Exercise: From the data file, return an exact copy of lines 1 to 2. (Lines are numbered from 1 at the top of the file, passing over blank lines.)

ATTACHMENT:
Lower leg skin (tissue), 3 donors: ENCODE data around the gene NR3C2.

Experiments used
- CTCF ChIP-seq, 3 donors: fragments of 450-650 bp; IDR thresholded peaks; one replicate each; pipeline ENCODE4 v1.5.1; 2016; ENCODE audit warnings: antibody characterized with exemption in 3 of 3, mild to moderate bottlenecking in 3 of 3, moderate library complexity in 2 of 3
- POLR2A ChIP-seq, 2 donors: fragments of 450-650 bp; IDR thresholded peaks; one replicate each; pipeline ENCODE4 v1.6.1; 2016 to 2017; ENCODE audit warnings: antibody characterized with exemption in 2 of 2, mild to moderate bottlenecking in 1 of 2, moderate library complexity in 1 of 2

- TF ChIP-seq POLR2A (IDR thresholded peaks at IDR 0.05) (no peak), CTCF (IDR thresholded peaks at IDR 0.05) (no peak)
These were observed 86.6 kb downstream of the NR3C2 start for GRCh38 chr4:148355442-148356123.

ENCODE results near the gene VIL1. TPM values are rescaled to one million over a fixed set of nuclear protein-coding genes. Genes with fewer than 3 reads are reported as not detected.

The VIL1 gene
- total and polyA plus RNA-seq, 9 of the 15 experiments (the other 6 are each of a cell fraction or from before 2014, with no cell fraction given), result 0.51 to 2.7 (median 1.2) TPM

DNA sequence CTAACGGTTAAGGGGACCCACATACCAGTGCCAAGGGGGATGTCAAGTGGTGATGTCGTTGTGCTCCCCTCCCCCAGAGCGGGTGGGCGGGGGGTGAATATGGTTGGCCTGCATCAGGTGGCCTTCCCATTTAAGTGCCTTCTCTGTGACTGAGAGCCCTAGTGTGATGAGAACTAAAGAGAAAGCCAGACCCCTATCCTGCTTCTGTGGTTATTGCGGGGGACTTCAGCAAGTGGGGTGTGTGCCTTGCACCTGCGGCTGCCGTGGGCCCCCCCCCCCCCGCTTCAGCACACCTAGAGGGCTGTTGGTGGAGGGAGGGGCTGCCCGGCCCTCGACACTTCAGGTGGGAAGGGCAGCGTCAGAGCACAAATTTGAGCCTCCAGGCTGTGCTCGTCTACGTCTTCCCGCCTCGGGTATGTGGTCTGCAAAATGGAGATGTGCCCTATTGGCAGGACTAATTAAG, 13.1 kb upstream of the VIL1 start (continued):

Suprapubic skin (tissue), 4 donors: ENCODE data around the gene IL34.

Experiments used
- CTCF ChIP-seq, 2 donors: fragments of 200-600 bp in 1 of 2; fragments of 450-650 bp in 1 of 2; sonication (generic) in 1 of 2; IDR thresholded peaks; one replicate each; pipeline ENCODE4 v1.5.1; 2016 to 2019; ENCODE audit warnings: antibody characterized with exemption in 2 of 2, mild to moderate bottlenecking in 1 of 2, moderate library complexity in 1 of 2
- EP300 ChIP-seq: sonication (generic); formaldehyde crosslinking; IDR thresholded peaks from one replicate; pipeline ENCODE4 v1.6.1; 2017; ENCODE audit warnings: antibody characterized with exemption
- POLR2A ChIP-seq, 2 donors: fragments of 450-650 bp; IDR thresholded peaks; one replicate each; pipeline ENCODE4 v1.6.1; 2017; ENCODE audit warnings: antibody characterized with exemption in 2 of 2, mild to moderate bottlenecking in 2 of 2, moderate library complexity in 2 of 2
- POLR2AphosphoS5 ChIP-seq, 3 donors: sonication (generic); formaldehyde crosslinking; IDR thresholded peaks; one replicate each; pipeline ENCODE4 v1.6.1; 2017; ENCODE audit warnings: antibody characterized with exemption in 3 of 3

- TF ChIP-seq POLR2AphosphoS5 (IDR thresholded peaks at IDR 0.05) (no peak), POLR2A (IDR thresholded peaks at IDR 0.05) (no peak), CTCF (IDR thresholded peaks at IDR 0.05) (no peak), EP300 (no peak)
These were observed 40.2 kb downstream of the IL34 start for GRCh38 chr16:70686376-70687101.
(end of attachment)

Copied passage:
Lower leg skin (tissue), 3 donors: ENCODE data around the gene NR3C2.

Experiments used